By Dr Mike D Williams
A powerful novel from Ian McEwan to join a long list of hits from him over the years. There are elements of autobiography in the story. The plot twists and turns. Characters appear and then later their stories are explored in depth to add to the interest.
The main character is Roland Baines, who, as an eleven-year-old boy not long after the Second World War, is sent from his father’s Army base in Libya to a small boarding school in Suffolk. That part is autobiographical along with the trips to Germany later in the story. (You can listen to an interview with Ian McEwan about his life on BBC Sounds – This Cultural Life.)
A key theme within the story is that of freedom – never quite able to settle with the uncertainly that results. Roland struggles to deal with the consequences of his school lessons – particularly with his piano teacher, Miriam Cornell. That relationship, developed during the Cuban missile crisis, left scars and mixed emotions that never faded.
Twenty-five years later Roland’s wife suddenly vanishes leaving him with his baby son. A gifted musician who never fulfilled his potential, Roland drifts through life. His wife’s parents live in Germany and that provides McEwan with the canvass to paint a series of pictures about her parents, how they met alongside the issues in East Germany and then the fall of the Berlin Wall. McEwan has travelled a lot in Germany and his description of walking through the hole in the wall is based on his experience of being there in the crowds in 1989.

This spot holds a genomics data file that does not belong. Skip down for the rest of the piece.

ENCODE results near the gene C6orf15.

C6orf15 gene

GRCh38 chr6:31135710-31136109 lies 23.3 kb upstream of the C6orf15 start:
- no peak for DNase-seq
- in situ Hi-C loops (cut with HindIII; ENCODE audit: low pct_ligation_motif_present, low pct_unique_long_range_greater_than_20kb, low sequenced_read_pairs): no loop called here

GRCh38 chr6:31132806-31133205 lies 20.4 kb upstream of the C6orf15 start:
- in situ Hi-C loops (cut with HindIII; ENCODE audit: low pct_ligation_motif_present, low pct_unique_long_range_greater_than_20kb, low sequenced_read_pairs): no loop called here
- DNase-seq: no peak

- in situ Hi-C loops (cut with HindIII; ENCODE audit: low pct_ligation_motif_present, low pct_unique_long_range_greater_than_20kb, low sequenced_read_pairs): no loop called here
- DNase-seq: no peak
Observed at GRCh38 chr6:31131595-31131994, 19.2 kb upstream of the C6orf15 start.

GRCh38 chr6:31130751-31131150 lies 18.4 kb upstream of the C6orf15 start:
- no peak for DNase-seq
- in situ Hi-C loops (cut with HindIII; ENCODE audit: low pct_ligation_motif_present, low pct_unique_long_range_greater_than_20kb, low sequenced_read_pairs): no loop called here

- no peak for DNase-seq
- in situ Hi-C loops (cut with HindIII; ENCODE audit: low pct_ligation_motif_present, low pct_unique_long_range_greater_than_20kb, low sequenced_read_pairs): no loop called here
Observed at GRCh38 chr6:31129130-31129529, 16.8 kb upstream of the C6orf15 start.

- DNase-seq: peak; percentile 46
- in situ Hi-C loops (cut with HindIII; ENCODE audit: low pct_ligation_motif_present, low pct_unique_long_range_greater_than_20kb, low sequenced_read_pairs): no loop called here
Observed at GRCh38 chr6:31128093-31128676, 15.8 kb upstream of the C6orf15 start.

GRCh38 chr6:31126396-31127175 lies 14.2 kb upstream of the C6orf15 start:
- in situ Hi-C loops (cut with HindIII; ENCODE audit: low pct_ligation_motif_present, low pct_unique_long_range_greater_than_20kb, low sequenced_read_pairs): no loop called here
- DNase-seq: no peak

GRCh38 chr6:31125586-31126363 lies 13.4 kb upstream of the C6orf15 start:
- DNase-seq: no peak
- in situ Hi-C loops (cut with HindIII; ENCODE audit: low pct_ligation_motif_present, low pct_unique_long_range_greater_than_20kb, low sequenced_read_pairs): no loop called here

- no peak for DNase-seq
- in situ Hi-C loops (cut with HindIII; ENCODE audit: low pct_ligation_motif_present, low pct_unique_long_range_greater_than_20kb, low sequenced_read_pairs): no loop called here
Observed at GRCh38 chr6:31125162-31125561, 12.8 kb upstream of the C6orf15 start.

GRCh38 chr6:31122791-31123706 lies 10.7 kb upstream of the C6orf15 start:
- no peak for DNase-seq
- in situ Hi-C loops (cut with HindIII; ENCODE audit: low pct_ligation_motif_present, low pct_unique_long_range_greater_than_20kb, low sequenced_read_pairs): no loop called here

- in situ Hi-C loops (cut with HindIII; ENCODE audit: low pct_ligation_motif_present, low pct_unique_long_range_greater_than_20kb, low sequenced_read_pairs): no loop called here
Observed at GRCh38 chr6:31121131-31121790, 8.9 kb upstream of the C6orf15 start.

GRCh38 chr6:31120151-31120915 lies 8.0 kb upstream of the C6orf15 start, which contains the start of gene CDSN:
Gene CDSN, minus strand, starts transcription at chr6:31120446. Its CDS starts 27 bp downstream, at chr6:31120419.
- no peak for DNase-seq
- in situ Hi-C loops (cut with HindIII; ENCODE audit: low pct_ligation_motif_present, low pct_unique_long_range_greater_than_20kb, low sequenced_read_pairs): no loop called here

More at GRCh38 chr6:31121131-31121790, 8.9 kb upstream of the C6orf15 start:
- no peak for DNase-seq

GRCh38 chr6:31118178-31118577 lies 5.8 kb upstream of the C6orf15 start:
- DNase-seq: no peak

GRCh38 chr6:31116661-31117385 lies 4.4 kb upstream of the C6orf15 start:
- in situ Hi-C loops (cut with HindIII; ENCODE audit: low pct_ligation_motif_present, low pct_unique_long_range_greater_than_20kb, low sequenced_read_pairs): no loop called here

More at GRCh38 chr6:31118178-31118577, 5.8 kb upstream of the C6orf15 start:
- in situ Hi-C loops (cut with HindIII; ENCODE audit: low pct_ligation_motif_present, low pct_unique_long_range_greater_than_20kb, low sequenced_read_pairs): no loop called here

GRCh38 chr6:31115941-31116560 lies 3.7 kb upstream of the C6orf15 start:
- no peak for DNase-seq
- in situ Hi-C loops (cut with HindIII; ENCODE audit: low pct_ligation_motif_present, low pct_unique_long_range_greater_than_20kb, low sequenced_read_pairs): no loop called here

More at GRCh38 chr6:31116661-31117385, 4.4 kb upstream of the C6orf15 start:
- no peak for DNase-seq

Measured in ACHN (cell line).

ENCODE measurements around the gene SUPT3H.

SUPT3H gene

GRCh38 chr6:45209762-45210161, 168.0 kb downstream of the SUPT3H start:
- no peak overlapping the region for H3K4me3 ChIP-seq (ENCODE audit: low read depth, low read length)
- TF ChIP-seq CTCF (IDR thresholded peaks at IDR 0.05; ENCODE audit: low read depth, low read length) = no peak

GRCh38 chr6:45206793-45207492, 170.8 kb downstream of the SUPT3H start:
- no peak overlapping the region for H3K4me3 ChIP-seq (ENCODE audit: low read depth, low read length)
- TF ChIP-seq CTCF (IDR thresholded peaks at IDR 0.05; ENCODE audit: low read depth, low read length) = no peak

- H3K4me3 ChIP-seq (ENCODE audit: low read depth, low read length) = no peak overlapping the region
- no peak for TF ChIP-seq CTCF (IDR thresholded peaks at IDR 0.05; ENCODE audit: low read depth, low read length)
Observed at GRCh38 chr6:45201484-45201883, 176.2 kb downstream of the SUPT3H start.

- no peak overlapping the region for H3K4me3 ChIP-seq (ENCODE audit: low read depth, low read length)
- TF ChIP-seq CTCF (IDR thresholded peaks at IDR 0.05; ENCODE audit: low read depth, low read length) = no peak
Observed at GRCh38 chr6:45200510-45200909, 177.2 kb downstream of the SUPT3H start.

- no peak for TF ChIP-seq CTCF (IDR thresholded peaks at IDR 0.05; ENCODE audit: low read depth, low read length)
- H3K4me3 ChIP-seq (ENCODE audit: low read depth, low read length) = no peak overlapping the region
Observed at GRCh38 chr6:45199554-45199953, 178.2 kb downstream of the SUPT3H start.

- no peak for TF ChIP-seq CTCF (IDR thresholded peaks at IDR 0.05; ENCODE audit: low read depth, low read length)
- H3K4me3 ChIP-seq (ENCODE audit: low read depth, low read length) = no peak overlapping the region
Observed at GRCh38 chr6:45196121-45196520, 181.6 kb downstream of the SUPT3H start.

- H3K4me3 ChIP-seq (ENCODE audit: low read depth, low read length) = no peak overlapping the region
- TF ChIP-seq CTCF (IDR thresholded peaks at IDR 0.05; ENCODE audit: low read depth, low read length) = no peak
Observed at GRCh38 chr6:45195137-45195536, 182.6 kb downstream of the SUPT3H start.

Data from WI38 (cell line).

Through the book we learn more about Roland’s parents, his father’s Army career and his wider family. Brilliantly unpacked and linked to the post-war period it provides more twists and turns and the unravelling of secrets.
Over the years Roland discovers more about his wife and how her life developed back in Germany and why she had abandoned Roland and her son. Key issues of love, uncertainty, freedom and regret are deftly explored as life moves through remarriage and from middle to old age. Infirmity, mortality and the joy of grandchildren appear towards the end. There is a sense of hope in the exchange of love Roland finds with the younger generation.
I can only admire a writer who can create such a fascinating tale with so many threads that are weaved into such a stirring yet concerning story. McEwan, known for his darker short stories at the beginning of his career is not always an easy read in terms of the issues he brings to the surface. This is a fascinating story about love, loss and regret – well worth reading.